Before learning about the services offered by QBS, Dr Ziaur says one of the challenges his organisation faced was unavailability of reliable foundation seeds and delayed access to technical expertise which in turn slowed down the supply of foundation seed for commercial hybrid seed production programmes.

“QBS always responds in time when we need foundation seeds to support our certified seed production programme,” he says, adding that with the foundation seeds from QBS, BRAC Seed has introduced a new drought tolerant hybrid maize, called Champion F1, in the Ugandan seed market.

Like BRAC Seed company, QBS and its service is not new to other seed companies across the region. According to Sylvia Horemans, Chief Executive Officer of Kamano Seed Company, the formation of QBS brought relief to most seed companies in Zambia.

“They have taken up a lot of work from seed companies by growing our foundation seed. All we have to do now, is to request to QBS to produce foundation seed so that we only focus on production of certified seed,” explains Sylvia.

She notes that QBS has helped her organisation, a company that produces improved seeds and markets them to smallholder farmers, to improve its business because of provision of technical knowhow that allows seed companies like hers to focus on other production operations as the burden of foundation seed production is taken care of by QBS.

“So far, QBS has been producing foundation maize for companies, but we hope they can extend their services to other seed crops including soya beans, sorghum, millet, groundnuts, cowpeas and beans. This range of crops has a lot of recycled seed which has caused the yields to be very low,” she states.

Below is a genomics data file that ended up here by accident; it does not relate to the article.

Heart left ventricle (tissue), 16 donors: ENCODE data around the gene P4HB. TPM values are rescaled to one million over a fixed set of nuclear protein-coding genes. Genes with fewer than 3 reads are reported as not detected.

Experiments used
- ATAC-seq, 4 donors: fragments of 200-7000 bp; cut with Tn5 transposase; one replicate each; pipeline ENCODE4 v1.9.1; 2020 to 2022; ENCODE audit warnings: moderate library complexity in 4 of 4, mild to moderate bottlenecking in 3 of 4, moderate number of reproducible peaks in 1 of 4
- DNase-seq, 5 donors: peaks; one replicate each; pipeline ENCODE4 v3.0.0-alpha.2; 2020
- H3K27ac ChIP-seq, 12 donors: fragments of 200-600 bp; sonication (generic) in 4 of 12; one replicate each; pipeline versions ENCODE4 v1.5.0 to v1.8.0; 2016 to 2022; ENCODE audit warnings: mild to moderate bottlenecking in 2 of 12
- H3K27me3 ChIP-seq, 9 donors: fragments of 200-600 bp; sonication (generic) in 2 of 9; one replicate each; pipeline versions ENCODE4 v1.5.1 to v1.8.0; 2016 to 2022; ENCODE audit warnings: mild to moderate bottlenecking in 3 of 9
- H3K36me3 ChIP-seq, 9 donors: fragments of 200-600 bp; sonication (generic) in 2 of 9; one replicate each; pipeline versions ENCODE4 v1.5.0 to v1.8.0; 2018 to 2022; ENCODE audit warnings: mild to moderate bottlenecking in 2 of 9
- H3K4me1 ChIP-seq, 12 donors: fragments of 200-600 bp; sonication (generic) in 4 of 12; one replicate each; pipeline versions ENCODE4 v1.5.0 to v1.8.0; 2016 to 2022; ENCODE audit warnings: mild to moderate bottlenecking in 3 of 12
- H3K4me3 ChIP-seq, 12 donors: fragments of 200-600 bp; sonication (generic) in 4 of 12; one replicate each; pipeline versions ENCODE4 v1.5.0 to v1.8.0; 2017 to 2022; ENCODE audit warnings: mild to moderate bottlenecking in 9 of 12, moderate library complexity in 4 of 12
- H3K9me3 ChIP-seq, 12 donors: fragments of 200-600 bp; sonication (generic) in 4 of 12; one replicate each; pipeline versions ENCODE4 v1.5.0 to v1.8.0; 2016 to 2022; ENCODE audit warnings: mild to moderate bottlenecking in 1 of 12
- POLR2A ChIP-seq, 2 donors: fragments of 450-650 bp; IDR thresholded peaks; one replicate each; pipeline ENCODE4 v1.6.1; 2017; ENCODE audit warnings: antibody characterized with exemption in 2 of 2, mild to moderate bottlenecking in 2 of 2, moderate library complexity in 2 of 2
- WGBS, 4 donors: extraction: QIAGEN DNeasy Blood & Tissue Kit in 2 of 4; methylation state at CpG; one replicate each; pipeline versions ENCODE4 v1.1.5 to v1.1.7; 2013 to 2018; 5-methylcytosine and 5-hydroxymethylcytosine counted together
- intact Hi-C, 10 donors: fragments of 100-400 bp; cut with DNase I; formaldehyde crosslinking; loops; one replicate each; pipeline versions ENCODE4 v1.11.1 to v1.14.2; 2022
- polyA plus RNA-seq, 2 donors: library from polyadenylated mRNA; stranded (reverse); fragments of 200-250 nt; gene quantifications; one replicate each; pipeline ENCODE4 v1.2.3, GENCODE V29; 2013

Across the border in Malawi, Demeter Agriculture Ltd is enjoying the fruits of its working relationship with QBS. The organisation’s General Manager, Prashant Khatri, says that before they used the services of QBS, they did not have the breeding material in the quality they wanted, but now this situation has changed.

“They are able to supply the quantity and quality on time in all seasons when we need foundation seeds to support our certified seeds production programme,” says Prashant.

As result, Prashant says that his organisation is now able to compete favourably in the market as the performance of hybrid is satisfactory, and adds value to their operations.

It is estimated that 80 percent of seed companies struggle to produce a consistent supply of quality foundation seed due to technical, infrastructural, and financial challenges.

As QBS continues to change lives of smallholder farmers through helping seed companies to gain access to high quality foundation seed, the seed companies that spoke to ProAgri magazine called on QBS to continue supporting their operations to ensure a win-win situation for all parties for improved productivity for smallholder farmers in Africa.

When certified seed is produced from quality foundation seed, it means that the end product that gets to farmers will deliver the intended genetic gain – meaning the farmer will reap the full value intended by the breeder with improved yield and quality, which will in turn contribute significantly to increased agricultural productivity.

by George Achia